Melissa Bull (Concordia University, Canada)
Omissions are not accidents
It was a dark and stormy night. No, seriously, it was. I can totally commandeer stock storytelling phrases if I want. People have done it. Like Anne Sexton, she did it – hey Anne Sexton! So anyway. It was all thunder and lightning and I didn’t have an umbrella, and my boyfriend Tommy wouldn’t have wanted one anyway, he was cheerful about the rain – and I’m sorry about that, I hate italics and I’ve used them twice already, but I have to stress that word, cheerful, because there was just something wrong with the way that guy liked to get himself all bone-soaked sick bad weather wet. It reminded him of when he played team sports in autumn storms and skids and falls and rocks under knees hurt with real pain. Wait.
Right before the rain came down, the air had the trapped smell of warmed over cement the day after garbage day. You couldn’t have cultivated more indigo a pigment. The scythed out sky domed, glowed cobalty-luminous with the late August transparency of a stained glass window. Then clouds moved over slow and heavy and an electrical crackle filled the air. Rain fell hard. My mother and I used to call big tear-shaped raindrops des p’tits monsieurs because they look like tiny men jumping in and out of puddles. And now I’m getting a memory from when I was about three and my mother had her store and I was in her arms eating a peanut butter and banana sandwich. We looked out at the downpour and she said, Regarde les p’tits monsieurs. And I said p’tits monsieurs, and her laughter was gentle. Wait.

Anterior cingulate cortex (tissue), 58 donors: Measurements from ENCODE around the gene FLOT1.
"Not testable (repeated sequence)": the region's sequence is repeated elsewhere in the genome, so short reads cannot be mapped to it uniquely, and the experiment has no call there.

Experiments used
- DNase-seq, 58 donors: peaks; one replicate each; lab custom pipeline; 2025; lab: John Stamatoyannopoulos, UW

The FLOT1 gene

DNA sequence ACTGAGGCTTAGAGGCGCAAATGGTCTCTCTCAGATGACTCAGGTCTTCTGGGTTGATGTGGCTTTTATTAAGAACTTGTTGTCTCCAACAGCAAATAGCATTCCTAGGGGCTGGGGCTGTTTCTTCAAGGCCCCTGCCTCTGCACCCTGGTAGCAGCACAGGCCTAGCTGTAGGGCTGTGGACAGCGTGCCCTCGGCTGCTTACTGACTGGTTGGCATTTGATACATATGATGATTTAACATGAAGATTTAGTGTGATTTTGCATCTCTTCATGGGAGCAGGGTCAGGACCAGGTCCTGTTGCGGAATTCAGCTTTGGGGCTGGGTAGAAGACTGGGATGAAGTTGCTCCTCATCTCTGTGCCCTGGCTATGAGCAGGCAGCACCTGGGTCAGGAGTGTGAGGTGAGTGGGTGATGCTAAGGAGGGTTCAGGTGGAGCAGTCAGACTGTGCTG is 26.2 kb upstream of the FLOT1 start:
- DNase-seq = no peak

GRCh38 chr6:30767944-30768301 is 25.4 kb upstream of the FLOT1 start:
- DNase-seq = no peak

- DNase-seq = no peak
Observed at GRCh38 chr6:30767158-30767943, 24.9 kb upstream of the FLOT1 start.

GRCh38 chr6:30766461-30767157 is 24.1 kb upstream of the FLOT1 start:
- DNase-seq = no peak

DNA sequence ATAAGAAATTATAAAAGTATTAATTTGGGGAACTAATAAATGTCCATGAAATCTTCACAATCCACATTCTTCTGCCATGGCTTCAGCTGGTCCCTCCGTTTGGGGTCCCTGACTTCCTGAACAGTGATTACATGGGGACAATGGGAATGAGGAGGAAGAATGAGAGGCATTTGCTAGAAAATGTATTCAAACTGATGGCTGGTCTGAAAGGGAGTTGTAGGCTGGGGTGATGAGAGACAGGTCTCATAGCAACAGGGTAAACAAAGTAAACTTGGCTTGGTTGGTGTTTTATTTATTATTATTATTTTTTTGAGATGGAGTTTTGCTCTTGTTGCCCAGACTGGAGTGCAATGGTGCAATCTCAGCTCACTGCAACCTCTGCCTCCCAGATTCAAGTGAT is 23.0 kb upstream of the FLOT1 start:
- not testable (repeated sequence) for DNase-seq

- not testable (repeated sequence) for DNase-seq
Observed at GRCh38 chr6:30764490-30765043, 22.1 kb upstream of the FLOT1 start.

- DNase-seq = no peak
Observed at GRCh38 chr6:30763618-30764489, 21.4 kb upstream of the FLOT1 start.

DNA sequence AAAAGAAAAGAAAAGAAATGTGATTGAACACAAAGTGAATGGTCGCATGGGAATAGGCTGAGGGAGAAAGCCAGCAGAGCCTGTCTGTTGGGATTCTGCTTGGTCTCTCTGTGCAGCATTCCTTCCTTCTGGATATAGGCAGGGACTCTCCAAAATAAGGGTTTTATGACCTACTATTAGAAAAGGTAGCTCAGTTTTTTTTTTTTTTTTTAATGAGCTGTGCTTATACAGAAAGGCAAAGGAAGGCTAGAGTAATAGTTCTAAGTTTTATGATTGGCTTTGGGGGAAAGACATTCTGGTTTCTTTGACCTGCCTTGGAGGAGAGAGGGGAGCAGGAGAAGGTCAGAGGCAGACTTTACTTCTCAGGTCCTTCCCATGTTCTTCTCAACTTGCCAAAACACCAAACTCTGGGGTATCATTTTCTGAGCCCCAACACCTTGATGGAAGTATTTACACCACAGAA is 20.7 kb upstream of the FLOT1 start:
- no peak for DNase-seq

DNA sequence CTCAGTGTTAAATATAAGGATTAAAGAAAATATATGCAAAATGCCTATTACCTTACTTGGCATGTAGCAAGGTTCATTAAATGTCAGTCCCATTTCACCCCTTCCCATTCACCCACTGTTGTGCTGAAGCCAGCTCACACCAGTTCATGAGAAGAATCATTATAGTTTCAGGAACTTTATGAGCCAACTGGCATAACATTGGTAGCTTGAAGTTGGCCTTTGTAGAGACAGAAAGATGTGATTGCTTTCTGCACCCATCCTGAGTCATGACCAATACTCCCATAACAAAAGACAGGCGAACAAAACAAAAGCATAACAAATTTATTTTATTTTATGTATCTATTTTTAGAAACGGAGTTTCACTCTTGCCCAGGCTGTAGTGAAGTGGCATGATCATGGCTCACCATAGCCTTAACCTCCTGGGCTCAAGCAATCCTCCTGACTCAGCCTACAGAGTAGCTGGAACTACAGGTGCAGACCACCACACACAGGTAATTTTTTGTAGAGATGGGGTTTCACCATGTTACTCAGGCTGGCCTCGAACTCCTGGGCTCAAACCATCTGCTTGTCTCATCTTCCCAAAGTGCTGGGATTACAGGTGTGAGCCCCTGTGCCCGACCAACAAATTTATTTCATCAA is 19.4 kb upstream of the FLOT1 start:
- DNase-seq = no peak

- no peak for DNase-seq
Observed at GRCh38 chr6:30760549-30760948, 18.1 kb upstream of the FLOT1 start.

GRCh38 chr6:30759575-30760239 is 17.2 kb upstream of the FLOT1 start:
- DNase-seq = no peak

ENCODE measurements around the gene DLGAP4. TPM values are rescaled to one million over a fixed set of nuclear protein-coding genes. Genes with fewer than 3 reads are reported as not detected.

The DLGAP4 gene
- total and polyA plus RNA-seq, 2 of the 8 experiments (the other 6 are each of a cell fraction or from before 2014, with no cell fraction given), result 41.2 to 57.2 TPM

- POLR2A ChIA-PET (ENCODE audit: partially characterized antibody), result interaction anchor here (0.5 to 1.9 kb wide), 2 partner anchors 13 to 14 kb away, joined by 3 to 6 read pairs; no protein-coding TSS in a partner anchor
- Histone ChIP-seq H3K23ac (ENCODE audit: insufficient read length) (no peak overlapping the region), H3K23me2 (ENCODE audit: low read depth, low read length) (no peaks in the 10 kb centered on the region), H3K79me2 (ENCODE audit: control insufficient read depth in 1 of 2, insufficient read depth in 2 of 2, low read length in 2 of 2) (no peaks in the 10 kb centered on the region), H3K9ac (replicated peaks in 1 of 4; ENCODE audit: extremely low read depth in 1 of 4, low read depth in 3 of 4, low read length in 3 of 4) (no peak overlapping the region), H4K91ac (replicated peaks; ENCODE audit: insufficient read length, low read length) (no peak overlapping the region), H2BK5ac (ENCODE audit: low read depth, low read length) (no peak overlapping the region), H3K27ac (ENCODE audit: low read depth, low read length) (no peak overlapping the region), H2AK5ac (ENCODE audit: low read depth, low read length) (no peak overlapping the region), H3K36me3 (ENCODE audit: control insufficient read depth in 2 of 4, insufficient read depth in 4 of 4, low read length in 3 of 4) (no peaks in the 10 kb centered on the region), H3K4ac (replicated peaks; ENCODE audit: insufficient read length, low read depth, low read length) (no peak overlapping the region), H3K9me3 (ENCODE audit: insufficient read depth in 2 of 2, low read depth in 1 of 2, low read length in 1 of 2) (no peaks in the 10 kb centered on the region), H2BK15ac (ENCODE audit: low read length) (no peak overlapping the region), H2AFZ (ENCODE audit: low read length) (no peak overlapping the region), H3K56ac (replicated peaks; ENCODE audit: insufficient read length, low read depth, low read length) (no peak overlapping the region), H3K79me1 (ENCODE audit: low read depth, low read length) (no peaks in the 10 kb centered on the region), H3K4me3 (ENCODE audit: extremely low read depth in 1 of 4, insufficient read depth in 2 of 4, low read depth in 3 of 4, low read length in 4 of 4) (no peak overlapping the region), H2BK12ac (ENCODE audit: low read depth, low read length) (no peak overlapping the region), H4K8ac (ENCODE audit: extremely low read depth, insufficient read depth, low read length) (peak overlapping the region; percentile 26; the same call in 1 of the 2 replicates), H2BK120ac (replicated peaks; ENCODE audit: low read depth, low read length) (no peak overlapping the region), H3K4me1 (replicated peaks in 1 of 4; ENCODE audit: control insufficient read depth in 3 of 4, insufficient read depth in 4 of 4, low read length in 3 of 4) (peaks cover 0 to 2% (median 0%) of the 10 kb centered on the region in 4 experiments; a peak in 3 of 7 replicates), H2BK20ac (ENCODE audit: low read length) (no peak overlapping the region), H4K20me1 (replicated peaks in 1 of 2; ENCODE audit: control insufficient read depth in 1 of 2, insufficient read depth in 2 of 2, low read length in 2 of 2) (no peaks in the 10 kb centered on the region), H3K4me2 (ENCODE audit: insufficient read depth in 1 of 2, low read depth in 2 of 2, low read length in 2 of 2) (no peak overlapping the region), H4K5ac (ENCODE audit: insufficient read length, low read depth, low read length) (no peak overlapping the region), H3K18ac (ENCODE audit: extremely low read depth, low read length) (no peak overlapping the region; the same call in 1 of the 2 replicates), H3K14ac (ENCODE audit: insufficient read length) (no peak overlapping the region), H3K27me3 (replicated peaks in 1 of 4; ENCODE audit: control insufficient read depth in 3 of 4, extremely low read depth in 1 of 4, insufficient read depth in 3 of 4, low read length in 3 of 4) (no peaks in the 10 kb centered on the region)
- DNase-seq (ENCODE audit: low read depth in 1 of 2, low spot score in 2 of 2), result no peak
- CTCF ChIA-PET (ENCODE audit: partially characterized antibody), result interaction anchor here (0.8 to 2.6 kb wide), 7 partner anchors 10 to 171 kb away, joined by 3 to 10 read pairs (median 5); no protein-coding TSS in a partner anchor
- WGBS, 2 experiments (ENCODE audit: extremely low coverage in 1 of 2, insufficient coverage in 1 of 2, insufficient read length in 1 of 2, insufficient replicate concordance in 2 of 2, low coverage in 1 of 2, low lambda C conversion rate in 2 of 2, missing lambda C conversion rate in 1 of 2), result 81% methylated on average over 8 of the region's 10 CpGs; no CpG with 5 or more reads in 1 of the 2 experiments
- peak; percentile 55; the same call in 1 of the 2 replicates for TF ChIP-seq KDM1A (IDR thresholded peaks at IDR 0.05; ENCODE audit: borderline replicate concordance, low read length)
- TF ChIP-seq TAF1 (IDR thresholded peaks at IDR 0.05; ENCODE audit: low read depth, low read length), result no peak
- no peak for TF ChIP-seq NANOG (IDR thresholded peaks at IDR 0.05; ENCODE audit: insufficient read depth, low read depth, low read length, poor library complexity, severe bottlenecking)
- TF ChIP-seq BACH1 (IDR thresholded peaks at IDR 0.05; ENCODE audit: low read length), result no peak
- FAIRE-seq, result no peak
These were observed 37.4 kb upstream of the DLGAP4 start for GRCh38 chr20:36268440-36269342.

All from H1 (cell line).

The story I started–the one from before–happened sometime in the 90s, when I was about 20. Picture me the way you know me now, except shyer, pudgier, nerdier. I was wearing a Balinese sarong and this grey ballerina top. That word, Balinese, reminds me of baleen and I definitely thought the whale was my spirit animal, which is why I got a super original dolphin tattooed on my ankle. So there I was, soaked to my tattooed skin – like, coincidentally, a whale might be, yes, if it was like pouring in the ocean. My boyfriend thought I looked hot but I was freezing and those rounded padded bras that make boobs like scoops of ice cream weren’t the rage and the whole nipply thing was definitely part of the appeal for him except it was embarrassing for me because of the hello naked-looking tits, right? He said let’s go to Westmount Park. And we did, because I was 20 and I didn’t speak my mind, because we weren’t far anyway and I thought I’d just wait in the gazebo while he got his crazy out.